This is the first thing I've ever read about Azerbaijian. It's a crossroads country, somewhere between east and west and Europe and Asia. Nevertheless, it was part of the Soviet Union, and this novel takes place near the USSR's end. Protagonist Leila is a piano prodigy, training for international competition. She's from a celebrated family and part of the young Communist leadership. She's the only child of a surgeon and an engineer, but she has a quasi-sister in her birthday twin Almaz, who lives in a much smaller downstair's from Leila's family.
The story is more or less about Leila's awakenings--to becoming suspicious of communism, of her father's sins, and discovering love. In the beginning of the story, Leila is 15, and everything is going her way. Her life is full of promise. Then her superior and likely suitor Farhad gives her an assignment--to spy on a bad element in a music shop. Since Leila is a musician, that probably wasn't a good idea to begin with, but there's much Farhad didn't predict would happen behind the green door.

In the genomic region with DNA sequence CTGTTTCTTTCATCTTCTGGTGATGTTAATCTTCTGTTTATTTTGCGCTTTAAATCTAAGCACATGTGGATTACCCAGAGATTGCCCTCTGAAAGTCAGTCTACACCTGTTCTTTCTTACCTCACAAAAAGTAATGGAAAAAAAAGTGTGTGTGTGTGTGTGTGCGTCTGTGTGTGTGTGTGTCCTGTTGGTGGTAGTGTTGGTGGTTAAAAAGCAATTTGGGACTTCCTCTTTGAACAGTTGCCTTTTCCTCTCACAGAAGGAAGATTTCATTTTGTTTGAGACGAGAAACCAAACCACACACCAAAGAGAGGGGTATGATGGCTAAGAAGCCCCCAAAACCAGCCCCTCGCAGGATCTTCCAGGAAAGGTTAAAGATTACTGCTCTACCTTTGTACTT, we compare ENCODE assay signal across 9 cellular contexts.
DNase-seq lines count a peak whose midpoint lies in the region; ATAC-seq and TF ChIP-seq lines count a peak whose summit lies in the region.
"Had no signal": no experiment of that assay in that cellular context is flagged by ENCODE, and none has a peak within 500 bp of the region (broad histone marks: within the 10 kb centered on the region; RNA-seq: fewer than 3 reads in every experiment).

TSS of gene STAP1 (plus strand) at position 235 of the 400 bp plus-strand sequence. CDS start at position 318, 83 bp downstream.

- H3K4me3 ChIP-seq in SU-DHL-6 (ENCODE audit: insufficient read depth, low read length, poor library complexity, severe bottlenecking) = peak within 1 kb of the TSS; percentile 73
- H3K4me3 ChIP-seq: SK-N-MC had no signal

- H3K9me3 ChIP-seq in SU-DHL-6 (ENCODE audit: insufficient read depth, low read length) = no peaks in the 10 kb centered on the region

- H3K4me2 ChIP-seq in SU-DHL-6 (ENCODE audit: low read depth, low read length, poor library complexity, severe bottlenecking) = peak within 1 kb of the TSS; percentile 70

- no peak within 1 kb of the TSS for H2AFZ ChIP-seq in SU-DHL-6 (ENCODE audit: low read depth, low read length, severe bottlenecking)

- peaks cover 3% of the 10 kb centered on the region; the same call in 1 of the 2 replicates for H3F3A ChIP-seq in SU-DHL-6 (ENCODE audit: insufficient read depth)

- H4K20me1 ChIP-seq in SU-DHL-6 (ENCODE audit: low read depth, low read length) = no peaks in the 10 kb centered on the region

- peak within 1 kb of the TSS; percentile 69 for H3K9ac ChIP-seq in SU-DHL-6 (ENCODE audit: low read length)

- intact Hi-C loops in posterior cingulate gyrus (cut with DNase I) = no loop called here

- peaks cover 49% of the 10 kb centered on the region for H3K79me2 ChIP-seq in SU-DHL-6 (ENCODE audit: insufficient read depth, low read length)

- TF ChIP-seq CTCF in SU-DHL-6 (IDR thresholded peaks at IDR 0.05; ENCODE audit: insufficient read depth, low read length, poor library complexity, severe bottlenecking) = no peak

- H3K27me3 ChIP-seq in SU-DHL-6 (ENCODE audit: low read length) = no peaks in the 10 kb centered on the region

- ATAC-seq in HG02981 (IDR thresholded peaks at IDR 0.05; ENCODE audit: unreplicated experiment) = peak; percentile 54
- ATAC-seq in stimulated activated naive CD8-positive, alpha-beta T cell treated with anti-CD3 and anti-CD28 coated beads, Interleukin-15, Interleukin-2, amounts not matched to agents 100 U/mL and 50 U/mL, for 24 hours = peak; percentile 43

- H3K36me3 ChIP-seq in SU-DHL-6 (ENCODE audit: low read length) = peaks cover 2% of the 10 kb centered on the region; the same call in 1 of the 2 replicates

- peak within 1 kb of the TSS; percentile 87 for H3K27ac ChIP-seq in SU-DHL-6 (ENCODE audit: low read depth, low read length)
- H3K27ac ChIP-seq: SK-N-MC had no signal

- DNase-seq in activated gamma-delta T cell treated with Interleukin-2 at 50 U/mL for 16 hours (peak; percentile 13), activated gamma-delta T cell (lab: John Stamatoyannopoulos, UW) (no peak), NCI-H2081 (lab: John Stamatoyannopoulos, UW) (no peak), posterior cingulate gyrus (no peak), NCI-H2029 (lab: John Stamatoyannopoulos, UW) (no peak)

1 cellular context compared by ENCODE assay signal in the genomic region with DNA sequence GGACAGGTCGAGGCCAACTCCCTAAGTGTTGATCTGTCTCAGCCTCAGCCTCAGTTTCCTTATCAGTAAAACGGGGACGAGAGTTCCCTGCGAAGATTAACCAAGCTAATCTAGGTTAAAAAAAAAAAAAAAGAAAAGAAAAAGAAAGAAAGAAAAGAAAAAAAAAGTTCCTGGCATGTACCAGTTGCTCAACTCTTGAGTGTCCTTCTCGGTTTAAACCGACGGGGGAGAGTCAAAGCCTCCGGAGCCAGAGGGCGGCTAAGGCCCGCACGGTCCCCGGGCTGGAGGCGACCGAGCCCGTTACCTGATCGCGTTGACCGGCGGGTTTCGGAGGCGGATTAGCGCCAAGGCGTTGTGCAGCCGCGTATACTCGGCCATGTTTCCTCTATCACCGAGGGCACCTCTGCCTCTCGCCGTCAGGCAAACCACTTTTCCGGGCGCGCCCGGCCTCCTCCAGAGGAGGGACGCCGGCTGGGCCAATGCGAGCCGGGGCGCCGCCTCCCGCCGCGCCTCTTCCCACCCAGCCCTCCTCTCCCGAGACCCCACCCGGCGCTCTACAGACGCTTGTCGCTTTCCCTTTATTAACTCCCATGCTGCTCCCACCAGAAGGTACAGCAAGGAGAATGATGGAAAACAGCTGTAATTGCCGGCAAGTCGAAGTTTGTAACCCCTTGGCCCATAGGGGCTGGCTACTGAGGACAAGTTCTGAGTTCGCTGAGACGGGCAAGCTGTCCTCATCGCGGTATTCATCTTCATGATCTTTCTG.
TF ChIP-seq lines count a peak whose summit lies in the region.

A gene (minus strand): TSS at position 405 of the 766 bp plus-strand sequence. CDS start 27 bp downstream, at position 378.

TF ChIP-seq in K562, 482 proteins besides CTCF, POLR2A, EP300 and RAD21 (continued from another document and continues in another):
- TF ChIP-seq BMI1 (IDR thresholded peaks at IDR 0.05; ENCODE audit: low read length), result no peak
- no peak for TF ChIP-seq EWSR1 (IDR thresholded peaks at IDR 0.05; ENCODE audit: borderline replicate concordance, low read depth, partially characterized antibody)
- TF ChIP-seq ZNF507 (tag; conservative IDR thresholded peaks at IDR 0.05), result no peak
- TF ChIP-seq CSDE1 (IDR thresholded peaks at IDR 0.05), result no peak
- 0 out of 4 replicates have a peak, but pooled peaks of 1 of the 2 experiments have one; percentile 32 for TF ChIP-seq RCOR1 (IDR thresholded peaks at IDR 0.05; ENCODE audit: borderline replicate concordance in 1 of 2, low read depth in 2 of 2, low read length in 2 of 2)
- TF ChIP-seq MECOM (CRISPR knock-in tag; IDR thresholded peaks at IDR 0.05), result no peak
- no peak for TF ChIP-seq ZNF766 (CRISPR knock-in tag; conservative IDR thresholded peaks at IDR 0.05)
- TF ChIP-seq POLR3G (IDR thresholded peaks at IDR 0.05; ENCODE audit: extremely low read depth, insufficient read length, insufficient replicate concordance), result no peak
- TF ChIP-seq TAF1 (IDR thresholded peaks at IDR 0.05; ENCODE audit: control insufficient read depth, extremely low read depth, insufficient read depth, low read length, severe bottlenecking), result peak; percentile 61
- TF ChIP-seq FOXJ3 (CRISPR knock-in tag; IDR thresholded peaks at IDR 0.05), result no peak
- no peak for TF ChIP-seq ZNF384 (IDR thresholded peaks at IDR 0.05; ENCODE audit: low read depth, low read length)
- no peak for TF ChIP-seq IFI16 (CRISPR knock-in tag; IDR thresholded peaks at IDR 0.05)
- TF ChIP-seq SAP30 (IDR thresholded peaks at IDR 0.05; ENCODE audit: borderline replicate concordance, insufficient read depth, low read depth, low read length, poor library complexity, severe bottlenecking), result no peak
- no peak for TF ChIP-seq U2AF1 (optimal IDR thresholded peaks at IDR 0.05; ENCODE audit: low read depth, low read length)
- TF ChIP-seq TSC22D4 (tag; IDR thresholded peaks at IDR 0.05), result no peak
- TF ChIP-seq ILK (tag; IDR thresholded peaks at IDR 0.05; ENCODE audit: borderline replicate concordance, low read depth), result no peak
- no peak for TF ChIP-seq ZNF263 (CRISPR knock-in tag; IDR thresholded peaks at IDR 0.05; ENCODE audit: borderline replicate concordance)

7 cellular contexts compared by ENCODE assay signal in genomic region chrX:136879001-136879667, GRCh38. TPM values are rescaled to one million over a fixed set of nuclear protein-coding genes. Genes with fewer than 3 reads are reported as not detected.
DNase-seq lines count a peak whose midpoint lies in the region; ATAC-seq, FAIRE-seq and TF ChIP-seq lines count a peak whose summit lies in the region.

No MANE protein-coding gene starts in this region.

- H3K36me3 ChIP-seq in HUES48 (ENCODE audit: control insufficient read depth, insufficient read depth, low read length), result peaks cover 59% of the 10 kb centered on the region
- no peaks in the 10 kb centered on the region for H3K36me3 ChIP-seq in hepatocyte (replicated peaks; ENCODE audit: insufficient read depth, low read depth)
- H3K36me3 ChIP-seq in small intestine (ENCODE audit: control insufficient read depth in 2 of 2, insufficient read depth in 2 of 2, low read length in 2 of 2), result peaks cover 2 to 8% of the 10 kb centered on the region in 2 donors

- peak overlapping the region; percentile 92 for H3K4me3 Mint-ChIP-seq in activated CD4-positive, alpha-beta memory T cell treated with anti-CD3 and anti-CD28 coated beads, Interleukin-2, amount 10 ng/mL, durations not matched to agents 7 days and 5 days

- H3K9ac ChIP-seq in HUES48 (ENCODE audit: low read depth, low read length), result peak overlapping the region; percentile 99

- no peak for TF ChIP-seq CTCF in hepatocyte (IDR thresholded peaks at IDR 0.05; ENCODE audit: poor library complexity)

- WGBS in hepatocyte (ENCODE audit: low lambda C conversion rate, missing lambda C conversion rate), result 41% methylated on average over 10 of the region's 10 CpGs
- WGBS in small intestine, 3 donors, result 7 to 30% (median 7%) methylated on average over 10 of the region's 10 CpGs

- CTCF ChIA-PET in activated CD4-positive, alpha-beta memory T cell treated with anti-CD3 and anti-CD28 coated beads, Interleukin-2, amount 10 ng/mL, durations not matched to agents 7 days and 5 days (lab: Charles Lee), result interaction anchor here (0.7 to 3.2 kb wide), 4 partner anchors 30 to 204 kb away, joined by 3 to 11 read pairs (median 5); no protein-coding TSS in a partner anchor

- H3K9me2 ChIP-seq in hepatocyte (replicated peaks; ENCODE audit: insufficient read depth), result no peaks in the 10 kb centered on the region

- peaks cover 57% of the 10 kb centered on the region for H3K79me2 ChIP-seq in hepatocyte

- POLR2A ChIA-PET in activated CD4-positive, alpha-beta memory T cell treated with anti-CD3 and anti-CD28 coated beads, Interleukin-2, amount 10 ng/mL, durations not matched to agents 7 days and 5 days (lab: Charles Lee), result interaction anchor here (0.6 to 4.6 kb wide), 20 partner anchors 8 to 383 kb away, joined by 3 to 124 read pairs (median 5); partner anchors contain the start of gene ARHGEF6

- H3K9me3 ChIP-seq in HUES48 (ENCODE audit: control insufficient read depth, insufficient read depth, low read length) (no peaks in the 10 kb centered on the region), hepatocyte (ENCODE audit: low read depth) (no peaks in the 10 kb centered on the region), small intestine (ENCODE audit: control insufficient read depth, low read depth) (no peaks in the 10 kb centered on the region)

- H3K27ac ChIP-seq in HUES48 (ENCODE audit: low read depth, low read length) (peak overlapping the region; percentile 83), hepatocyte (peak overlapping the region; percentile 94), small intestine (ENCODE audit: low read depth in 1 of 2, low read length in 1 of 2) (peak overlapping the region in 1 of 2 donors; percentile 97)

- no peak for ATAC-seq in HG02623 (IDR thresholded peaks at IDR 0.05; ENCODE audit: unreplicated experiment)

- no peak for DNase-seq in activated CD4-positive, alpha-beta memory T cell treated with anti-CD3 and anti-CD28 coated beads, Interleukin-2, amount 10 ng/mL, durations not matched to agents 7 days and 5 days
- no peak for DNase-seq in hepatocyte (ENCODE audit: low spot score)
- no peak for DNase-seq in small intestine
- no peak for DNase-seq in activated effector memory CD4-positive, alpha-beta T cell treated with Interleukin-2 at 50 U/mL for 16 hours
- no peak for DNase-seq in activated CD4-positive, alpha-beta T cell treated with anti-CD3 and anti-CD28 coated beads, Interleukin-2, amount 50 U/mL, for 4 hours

Leila is living in a time when this maxim, "A knife wound heals, but a tongue wound festers" was deadly accurate. Communism in her country was a shitshow, and she eventually faced a tell-or-be-told-upon conundrum that could ruin the lives of Leila and everyone she loved--or just the one she loved the most. I'll leave it at that because telling more could give too much away.
If you're a classical music fan, you'll love the imagery and technique behind Leila's mastering of Mozart and Rachmaninoff. Now to the important stuff, I'm a little baffled by some of these LCSH
Culture conflict -- Fiction.
Man-woman relationships -- Fiction.
Self-realization in women -- Fiction.
Self-actualization (Psychology) in women -- Fiction.
FICTION / Cultural Heritage
Culture conflict, sure. Man-woman relationships, okay, I guess the story is 20% romance, but I'd probably have left that off. I don't know what kind of heading FICTION / Cultural Heritage is, not LCSH, presumably. It's the Self-realization and Self-actualization headings that I find condescending and inappropriate. I mean, some of the story does take place in the 1970s, but there are no CR groups in sight. Some of the story takes place in the 1980s, but no one uses crystals or other new age props to heal and learn.